Uber Pulls Self-Driving Cars Off San Francisco Streets

Uber caved in and pulled its self-driving cars off the streets of San Francisco yesterday after the California Department of Motor Vehicles revoked the registration of all 16 Volvos used in the company’s autonomous pilot program.

“It was determined that the registrations were improperly issued for these vehicles because they were not properly marked as test vehicles,” the DMV wrote in a letter to Uber on Wednesday.

Now Uber will have to submit to the state’s self-driving vehicle regulations or find a different place to test them not in California.

“We have stopped our self-driving pilot in California as the DMV has revoked the registrations for our self-driving cars,” Uber said in a statement.

“We’re now looking at where we can redeploy these cars but remain 100 percent committed to California and will be redoubling our efforts to develop workable statewide rules.”

As we reported on Monday, the public spat between Uber and the state began last week when just hours after the service was launched, the DMV threated legal action if the ride-hailing company did not stop.

Regulators argued that the cars needed the same special permit as the 20 other companies testing self-driving cars in California, which incudes Ford, Google (now Waymo), Mercedes-Benz and Tesla.

SEE ALSO: Uber Opens Up Self-Driving Car Rides to the General Public in Pittsburgh

Uber drew a line in the sand and stated the state’s law didn’t apply to them becacuse it’s self-driving technology required a human driver to take control if needed, and therefore do not fit California’s definition of an autonomous vehicle.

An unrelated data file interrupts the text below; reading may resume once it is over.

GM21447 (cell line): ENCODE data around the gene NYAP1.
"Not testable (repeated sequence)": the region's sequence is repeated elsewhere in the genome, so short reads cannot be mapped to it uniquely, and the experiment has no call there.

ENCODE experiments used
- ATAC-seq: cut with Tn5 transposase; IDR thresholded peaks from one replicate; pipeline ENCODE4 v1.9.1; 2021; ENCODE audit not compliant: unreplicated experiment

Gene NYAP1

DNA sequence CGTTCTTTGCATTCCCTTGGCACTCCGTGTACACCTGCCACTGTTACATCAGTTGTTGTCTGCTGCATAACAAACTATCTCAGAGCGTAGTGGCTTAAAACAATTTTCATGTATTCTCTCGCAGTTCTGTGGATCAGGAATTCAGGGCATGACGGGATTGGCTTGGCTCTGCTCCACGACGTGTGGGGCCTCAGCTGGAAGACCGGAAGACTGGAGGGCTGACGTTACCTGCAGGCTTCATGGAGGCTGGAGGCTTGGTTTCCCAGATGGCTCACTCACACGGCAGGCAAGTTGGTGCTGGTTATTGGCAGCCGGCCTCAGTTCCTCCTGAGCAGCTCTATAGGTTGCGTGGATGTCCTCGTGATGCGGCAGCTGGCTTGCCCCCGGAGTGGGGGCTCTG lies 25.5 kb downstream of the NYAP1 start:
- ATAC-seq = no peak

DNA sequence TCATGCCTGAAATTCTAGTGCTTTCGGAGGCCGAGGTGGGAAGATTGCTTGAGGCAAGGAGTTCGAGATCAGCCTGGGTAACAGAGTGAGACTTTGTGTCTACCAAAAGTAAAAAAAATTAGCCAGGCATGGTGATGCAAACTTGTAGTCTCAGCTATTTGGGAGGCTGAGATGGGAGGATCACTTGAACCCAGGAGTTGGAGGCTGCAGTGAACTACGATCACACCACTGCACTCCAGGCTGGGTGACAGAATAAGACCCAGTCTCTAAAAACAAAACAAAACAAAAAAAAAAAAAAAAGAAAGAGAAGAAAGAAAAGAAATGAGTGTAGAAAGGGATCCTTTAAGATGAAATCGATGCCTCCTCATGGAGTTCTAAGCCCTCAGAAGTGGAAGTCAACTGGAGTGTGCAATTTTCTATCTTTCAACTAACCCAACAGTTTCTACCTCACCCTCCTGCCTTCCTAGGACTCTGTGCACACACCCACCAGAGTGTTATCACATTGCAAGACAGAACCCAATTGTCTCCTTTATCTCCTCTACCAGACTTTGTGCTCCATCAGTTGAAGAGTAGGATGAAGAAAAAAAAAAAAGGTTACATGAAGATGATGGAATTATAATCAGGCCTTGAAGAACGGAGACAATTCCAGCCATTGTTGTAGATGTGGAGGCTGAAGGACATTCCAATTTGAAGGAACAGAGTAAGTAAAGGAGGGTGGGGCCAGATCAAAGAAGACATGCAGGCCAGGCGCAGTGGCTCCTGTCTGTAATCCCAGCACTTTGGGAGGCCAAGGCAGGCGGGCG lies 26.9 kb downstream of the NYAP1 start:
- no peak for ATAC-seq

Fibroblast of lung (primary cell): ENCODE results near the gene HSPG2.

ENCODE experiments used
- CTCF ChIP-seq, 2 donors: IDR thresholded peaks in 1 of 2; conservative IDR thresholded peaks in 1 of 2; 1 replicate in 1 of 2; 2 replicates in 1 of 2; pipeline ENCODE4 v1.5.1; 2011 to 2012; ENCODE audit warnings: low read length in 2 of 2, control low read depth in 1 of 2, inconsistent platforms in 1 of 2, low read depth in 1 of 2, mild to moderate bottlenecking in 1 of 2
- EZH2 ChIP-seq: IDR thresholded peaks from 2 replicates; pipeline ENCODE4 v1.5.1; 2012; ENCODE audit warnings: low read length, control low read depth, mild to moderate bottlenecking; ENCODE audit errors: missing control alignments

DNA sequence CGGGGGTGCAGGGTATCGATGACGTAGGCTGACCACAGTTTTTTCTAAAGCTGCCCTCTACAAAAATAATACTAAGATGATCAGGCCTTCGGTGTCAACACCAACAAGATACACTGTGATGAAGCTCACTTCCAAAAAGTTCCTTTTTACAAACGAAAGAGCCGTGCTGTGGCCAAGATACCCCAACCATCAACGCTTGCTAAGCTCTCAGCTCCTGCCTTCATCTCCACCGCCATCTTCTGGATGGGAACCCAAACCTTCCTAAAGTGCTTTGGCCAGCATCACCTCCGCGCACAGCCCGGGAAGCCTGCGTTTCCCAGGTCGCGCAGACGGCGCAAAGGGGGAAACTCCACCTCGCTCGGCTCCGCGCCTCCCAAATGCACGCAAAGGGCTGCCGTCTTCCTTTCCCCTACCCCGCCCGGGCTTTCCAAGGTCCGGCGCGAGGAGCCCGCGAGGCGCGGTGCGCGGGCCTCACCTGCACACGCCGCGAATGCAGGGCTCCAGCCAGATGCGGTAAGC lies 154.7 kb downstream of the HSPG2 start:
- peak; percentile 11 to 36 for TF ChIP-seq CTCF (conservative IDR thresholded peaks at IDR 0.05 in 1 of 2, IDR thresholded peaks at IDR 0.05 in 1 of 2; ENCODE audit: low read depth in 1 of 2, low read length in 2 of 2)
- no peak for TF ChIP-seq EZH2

The company’s stance on complying with regulations is consistant with its past: Ask forgiveness, not permission.

Uber has previously grappled with the authorities in California over safety concerns. And Otto, the self-driving trucking start-up Uber acquired last August, flouted state laws in Nevada earlier this year by operating a truck on roads without a permit.

Operating without a permit gives Uber a competitive advantage in California. Companies with one must report all accidents to the state and every instance in which a person takes control during testing and is made public, the Detroit News reported.

The standoff between Uber and California received wide media attention, partly because on the day Uber stood up to the DMV, a video of a self-driving Uber Volvo running a red light in San Francisco went viral.

Detroit News


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